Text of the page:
RFK Jr. Falls Short in Bid to Join June 27 Presidential Debate

The independent presidential candidate did not meet CNN’s ballot access and polling guidelines.

Robert F. Kennedy (RFK) Jr.’s quest to qualify for CNN’s June 27 presidential debate has fallen short because of ballot access and polling.

CNN reported on June 20 that only President Joe Biden and former President Donald Trump have qualified for the debate.

By June 20, a candidate’s name must appear on a sufficient number of state ballots to reach the 270 electoral vote threshold to win the presidency, according to the qualification rules listed by CNN.

The Kennedy–Shanahan ticket has gathered enough signatures needed for ballot access in 23 states, totaling 310 electoral votes, according to the campaign.

In theory, that meets CNN’s debate qualification guidelines; however, states typically certify presidential candidates in August and September.

On May 28, Mr. Kennedy filed a complaint with the Federal Election Commission, claiming that CNN collaborated with the campaigns of President Biden and former President Trump to keep him out of the forum.

“[That is] a clear breach of federal campaign finance law,” Mr. Kennedy’s complaint reads.

Mr. Kennedy also argued that, until President Biden and former President Trump are formally nominated at the Democratic and Republican conventions this summer, they are “presumptive nominees” and not officially on the ballot.

CNN released a statement in response to the complaint claiming that “the law in virtually every state provides that the nominee of a state-recognized political party will be allowed ballot access without petitioning.”

“As the presumptive nominees of their parties both Biden and Trump will satisfy this requirement. As an independent candidate, under applicable laws RFK Jr. does not. The mere application for ballot access does not guarantee that he will appear on the ballot in any state. In addition, RFK Jr. does not currently meet our polling criteria, which, like the other objective criteria, were set before issuing invitations to the debate,” the statement reads.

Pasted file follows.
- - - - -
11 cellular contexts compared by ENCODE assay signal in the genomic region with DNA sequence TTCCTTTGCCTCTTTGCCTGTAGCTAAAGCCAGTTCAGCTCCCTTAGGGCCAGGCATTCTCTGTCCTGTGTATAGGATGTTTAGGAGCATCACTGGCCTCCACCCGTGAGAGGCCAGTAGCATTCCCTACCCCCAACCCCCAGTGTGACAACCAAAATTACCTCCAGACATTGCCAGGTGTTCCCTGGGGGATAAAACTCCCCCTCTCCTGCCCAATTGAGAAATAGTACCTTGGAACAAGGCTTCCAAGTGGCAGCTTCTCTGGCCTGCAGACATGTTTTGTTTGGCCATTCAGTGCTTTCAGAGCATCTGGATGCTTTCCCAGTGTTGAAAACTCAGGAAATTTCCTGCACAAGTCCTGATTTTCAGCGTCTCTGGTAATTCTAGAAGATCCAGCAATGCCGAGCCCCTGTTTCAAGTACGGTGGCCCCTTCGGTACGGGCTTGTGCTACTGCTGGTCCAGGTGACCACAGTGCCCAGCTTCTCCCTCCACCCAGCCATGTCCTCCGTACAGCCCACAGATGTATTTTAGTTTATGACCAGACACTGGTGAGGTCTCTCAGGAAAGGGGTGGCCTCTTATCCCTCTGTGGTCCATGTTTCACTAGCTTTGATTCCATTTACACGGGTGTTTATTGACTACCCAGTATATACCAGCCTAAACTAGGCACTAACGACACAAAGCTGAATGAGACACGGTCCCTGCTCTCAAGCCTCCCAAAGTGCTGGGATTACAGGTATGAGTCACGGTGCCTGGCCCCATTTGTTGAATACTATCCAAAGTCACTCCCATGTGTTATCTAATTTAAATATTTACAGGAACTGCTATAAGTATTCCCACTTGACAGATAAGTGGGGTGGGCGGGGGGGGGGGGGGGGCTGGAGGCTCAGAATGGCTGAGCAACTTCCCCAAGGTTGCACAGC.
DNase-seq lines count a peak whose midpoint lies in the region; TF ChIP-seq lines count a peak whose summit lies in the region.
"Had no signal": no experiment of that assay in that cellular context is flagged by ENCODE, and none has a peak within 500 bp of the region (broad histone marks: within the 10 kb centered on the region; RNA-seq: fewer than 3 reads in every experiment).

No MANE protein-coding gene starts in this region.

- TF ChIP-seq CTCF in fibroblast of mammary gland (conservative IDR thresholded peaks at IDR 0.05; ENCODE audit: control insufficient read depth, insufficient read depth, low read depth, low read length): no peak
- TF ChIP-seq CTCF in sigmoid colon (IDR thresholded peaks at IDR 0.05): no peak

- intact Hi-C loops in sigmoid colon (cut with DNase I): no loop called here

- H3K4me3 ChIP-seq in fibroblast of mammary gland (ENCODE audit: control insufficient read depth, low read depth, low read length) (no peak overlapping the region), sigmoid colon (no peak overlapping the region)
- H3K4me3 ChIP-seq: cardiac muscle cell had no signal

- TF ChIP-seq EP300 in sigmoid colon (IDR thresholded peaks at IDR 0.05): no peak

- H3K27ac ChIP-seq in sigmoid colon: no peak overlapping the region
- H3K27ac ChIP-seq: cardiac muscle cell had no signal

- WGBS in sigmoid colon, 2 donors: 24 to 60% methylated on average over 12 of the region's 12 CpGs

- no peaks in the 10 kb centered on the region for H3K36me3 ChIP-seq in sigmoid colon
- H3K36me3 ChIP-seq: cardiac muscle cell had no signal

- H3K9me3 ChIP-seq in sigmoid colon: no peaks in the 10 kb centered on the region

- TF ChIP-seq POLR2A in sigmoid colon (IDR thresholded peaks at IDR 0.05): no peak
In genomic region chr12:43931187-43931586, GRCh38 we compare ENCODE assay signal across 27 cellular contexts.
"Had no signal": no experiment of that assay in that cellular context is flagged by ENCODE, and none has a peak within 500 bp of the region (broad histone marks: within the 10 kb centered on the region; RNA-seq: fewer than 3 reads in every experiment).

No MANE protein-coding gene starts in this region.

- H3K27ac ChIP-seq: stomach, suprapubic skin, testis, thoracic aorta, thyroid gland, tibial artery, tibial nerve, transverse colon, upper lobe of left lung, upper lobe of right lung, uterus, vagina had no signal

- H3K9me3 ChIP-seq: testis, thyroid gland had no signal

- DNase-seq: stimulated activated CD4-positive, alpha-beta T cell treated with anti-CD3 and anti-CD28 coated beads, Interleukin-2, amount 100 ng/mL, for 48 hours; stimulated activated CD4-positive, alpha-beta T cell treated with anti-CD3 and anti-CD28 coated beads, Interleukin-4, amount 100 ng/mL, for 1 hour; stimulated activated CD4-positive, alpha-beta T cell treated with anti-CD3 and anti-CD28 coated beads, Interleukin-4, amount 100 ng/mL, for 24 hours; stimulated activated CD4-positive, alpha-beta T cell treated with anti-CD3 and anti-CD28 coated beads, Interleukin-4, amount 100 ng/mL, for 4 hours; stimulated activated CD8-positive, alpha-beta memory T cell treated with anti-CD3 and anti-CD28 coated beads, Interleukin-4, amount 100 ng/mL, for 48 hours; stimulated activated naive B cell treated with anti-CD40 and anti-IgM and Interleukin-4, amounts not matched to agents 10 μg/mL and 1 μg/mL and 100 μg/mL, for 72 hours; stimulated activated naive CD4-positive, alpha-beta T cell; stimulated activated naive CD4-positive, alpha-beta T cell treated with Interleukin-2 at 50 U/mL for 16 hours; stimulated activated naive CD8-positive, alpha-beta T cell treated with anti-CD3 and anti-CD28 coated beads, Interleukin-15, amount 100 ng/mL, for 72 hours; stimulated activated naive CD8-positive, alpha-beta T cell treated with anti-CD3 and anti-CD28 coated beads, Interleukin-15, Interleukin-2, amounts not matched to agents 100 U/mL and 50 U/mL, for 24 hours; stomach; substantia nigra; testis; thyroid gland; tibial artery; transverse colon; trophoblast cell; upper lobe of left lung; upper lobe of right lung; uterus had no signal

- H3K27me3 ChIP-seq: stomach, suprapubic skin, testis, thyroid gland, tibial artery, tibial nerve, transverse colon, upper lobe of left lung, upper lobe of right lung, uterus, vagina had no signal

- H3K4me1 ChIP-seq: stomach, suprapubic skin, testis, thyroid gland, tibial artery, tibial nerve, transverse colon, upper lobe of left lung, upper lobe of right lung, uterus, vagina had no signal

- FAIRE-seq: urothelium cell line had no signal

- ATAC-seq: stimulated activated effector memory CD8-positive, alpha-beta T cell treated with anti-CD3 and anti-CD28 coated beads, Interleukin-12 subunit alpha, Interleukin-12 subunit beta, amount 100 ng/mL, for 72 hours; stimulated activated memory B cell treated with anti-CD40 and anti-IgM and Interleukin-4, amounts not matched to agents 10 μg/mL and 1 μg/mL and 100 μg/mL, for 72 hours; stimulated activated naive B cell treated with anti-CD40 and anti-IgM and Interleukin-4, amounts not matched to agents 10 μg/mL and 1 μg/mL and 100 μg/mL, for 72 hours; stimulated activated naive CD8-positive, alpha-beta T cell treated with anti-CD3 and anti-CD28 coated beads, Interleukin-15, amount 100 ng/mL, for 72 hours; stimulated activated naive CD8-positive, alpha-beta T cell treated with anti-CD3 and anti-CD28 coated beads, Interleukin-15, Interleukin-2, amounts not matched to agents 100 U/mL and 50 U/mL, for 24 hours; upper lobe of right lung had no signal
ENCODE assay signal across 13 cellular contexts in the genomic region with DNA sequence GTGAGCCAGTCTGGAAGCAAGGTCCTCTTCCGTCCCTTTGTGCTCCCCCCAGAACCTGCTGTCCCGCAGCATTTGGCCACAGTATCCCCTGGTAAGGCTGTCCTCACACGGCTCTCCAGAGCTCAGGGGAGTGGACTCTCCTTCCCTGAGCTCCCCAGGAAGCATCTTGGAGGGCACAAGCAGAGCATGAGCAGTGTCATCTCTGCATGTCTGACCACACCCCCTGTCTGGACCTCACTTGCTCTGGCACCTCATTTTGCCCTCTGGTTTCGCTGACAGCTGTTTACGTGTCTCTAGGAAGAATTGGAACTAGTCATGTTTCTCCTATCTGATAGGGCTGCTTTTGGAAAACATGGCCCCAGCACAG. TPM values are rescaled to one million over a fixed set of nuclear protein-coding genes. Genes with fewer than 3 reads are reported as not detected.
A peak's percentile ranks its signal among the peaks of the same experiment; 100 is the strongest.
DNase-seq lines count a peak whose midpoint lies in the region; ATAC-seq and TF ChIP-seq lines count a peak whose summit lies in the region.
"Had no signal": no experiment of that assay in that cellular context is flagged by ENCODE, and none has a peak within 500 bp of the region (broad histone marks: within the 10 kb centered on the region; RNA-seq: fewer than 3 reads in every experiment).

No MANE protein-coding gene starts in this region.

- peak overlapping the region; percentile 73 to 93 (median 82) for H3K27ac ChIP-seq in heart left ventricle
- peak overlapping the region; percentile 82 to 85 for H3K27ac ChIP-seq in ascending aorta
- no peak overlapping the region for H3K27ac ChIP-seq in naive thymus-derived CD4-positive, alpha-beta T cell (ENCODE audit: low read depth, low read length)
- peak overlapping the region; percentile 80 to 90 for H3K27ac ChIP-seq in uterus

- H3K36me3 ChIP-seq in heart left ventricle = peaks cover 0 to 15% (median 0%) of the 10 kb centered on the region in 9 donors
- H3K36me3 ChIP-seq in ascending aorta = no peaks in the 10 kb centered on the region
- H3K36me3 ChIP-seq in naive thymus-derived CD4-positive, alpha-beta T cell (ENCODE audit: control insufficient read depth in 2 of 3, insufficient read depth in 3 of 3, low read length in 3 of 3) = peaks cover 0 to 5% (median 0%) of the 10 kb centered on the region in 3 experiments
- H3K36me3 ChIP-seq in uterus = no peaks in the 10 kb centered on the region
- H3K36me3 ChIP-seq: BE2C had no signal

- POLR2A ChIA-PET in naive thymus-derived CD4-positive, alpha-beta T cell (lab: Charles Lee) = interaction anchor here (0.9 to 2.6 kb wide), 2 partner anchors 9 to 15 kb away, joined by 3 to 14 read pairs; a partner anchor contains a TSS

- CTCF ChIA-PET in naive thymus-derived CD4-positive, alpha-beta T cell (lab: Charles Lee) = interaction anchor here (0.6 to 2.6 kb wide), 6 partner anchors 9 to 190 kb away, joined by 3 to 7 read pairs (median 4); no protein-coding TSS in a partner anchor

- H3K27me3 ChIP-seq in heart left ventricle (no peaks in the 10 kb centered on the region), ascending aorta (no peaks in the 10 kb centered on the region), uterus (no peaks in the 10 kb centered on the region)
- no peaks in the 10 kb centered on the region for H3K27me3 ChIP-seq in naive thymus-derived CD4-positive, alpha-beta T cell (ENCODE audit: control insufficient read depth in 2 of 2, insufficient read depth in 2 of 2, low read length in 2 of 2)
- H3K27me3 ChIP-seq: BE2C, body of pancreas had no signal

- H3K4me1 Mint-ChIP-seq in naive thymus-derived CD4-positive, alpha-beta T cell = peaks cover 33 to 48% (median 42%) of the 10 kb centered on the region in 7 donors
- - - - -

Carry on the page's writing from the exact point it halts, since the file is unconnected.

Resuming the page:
Candidates must also get “at least 15 percent in four separate national polls of registered or likely voters that meet CNN’s standards for reporting” to participate in the debate.

CNN issued a long list of polls that meet its standards for debate eligibility, including surveys from CNN, ABC News, CBS News, Fox News, Marquette University Law School, Monmouth University, NBC News, The New York Times/Siena College, NPR/PBS News Hour/Marist College, Quinnipiac University, the Wall Street Journal, and The Washington Post.

Presidential candidate Robert F. Kennedy Jr. speaks at the Nixon Library in Yorba Linda, Calif., on June 12, 2024. (John Fredricks/The Epoch Times)
Presidential candidate Robert F. Kennedy Jr. speaks at the Nixon Library in Yorba Linda, Calif., on June 12, 2024. (John Fredricks/The Epoch Times)

According to his campaign, Mr. Kennedy has met the requirements for three of those polls. Last week, he gained 17 percent support in a Marquette Law School survey. In April, he gained 16 percent backing in CNN and Quinnipiac polls.

The nonpartisan Commission on Presidential Debates has overseen all presidential forums since 1988 until this year.

In a May 15 letter to the Commission on Presidential Debates, President Biden’s campaign stated that he would not participate in the commission’s planned fall debates, citing the preference for earlier dates.

Former President Trump’s campaign also sent a letter to the commission last month stating that it also prefers earlier debates.

Upon learning that he would not be allowed to take part in the forum, Mr. Kennedy expressed his dismay on social media platform X, formerly known as Twitter.

“My exclusion by Presidents Biden and Trump from the debate is undemocratic, un-American, and cowardly. Americans want an independent leader who will break apart the two-party duopoly. They want a President who will heal the divide, restore the middle class, unwind the war machine, and end the chronic disease epidemic,” he wrote.

 

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